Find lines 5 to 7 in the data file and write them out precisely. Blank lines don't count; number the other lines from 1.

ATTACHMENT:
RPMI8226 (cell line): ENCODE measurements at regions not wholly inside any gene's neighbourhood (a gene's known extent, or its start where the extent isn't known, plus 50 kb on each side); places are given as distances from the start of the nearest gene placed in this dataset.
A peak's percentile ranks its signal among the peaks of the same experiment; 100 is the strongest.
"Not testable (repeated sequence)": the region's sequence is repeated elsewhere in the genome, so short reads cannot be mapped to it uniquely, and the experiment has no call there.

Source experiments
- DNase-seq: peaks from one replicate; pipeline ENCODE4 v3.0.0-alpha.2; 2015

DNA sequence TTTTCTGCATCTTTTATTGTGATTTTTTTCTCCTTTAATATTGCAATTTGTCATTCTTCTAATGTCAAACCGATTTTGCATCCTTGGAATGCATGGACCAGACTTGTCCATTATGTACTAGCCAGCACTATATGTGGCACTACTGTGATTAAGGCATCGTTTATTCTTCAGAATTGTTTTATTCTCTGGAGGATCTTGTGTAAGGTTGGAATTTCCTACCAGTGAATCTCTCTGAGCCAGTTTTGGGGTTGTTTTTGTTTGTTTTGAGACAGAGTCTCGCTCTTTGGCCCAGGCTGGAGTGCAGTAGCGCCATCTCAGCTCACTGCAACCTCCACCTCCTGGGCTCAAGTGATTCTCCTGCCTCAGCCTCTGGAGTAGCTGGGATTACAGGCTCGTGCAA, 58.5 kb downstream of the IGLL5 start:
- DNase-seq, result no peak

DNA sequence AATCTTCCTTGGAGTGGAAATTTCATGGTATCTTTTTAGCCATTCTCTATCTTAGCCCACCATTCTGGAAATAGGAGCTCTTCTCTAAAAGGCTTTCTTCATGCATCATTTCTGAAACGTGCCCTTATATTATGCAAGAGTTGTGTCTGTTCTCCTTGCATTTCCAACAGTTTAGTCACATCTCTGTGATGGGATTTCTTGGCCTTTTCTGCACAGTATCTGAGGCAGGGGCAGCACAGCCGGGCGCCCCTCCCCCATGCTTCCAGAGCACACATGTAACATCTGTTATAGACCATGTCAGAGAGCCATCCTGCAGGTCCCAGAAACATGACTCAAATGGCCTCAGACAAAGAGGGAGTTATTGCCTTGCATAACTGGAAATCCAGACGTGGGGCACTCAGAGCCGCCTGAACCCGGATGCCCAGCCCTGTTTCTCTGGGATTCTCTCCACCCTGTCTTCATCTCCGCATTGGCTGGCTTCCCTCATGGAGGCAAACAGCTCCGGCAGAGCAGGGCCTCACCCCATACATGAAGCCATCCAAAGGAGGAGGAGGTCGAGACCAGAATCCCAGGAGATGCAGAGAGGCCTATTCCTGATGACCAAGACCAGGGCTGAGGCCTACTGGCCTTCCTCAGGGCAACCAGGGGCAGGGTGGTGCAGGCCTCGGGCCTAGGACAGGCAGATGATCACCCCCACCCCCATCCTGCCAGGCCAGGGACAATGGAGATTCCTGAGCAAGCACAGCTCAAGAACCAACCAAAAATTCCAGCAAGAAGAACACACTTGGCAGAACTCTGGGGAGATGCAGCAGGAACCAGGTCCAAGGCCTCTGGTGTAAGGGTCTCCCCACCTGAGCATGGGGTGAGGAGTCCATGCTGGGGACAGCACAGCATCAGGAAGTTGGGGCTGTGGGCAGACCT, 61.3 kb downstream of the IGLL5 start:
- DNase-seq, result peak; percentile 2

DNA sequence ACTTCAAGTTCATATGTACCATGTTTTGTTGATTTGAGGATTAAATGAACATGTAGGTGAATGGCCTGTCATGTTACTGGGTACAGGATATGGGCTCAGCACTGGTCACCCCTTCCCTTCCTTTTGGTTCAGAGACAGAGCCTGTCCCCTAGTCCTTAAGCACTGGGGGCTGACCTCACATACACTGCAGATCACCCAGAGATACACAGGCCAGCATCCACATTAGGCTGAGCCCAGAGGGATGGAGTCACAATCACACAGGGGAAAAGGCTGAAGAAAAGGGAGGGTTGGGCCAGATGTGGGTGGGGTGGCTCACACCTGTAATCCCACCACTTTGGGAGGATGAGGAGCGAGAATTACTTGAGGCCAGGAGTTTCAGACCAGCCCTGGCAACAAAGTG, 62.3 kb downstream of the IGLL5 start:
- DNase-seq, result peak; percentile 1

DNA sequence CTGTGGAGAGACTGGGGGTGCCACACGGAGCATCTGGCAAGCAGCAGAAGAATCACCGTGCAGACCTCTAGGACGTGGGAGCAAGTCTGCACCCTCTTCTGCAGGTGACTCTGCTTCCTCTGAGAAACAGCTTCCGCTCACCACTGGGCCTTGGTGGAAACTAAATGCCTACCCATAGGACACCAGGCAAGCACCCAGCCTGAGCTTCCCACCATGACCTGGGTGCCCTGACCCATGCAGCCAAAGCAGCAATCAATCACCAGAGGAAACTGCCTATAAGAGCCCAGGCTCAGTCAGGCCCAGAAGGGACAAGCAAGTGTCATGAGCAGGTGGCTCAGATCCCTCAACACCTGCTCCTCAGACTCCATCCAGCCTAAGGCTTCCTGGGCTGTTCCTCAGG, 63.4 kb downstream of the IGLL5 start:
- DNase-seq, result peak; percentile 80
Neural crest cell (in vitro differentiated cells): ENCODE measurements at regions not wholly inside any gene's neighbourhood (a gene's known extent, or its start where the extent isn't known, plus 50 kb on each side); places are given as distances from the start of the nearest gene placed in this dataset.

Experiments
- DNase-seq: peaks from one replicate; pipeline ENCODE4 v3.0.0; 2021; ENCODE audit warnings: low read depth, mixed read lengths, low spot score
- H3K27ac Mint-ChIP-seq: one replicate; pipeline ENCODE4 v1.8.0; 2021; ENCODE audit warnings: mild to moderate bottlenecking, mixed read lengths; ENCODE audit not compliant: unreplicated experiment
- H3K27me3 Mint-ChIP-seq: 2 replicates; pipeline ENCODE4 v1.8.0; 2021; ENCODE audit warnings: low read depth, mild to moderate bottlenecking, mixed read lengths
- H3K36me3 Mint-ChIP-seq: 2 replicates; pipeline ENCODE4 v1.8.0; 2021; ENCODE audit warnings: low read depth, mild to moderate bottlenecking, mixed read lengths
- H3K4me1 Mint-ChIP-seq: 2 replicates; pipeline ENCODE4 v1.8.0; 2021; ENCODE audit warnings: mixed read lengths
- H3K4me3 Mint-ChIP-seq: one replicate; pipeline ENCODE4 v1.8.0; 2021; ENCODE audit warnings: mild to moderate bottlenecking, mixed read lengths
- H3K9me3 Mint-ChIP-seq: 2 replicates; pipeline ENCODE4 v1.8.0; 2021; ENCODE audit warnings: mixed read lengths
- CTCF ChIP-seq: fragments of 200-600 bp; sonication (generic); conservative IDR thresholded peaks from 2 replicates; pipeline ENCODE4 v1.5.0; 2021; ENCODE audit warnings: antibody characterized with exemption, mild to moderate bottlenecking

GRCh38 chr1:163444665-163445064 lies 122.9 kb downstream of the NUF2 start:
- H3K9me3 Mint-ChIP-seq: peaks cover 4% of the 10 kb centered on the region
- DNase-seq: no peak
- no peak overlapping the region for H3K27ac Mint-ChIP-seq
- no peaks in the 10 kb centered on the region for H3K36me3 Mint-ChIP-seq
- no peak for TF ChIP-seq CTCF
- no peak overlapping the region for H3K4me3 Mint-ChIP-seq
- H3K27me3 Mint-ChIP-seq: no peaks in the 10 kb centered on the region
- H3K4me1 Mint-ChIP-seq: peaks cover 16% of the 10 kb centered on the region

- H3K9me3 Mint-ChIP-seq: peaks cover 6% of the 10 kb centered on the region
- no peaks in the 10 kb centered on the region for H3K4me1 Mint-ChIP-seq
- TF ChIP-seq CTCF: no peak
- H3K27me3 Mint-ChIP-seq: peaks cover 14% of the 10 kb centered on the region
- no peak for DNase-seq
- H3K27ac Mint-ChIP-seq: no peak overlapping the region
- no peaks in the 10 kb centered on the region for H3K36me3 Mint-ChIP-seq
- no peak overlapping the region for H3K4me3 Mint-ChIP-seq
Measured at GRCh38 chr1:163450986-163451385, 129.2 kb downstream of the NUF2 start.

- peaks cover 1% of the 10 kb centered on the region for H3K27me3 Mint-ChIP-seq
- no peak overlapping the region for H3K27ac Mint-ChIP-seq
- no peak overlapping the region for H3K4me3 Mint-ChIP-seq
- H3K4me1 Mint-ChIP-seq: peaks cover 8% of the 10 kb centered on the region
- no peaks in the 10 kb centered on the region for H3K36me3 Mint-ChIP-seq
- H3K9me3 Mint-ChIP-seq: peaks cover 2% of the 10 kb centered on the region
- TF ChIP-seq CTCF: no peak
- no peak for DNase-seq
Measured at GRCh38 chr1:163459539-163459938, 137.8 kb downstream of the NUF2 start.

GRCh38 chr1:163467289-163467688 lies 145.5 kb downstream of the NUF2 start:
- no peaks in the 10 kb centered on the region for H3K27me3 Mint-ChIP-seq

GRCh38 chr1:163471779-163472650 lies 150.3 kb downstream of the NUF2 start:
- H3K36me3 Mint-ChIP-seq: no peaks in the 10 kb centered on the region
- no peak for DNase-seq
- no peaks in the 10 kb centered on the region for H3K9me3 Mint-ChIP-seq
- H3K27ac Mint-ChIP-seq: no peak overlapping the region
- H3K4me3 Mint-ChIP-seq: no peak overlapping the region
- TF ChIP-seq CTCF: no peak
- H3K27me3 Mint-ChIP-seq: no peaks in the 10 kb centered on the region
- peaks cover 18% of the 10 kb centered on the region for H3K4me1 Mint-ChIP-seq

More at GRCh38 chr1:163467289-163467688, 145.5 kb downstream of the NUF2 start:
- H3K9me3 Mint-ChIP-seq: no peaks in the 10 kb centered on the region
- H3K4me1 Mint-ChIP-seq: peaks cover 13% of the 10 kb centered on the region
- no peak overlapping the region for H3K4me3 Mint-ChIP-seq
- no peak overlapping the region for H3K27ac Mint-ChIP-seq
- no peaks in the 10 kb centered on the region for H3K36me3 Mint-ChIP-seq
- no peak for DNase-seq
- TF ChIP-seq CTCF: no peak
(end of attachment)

- DNase-seq: peaks from one replicate; pipeline ENCODE4 v3.0.0-alpha.2; 2015

DNA sequence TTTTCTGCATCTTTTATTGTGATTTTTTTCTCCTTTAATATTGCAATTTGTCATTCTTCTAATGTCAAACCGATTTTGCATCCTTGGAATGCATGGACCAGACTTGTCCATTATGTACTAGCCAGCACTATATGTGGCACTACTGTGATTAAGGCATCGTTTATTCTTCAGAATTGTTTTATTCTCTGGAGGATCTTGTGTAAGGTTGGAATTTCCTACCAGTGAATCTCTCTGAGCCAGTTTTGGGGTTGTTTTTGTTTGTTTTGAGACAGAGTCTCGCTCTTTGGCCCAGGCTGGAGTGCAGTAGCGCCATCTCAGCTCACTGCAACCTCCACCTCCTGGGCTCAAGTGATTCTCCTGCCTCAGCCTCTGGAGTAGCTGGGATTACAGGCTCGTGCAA, 58.5 kb downstream of the IGLL5 start:
- DNase-seq, result no peak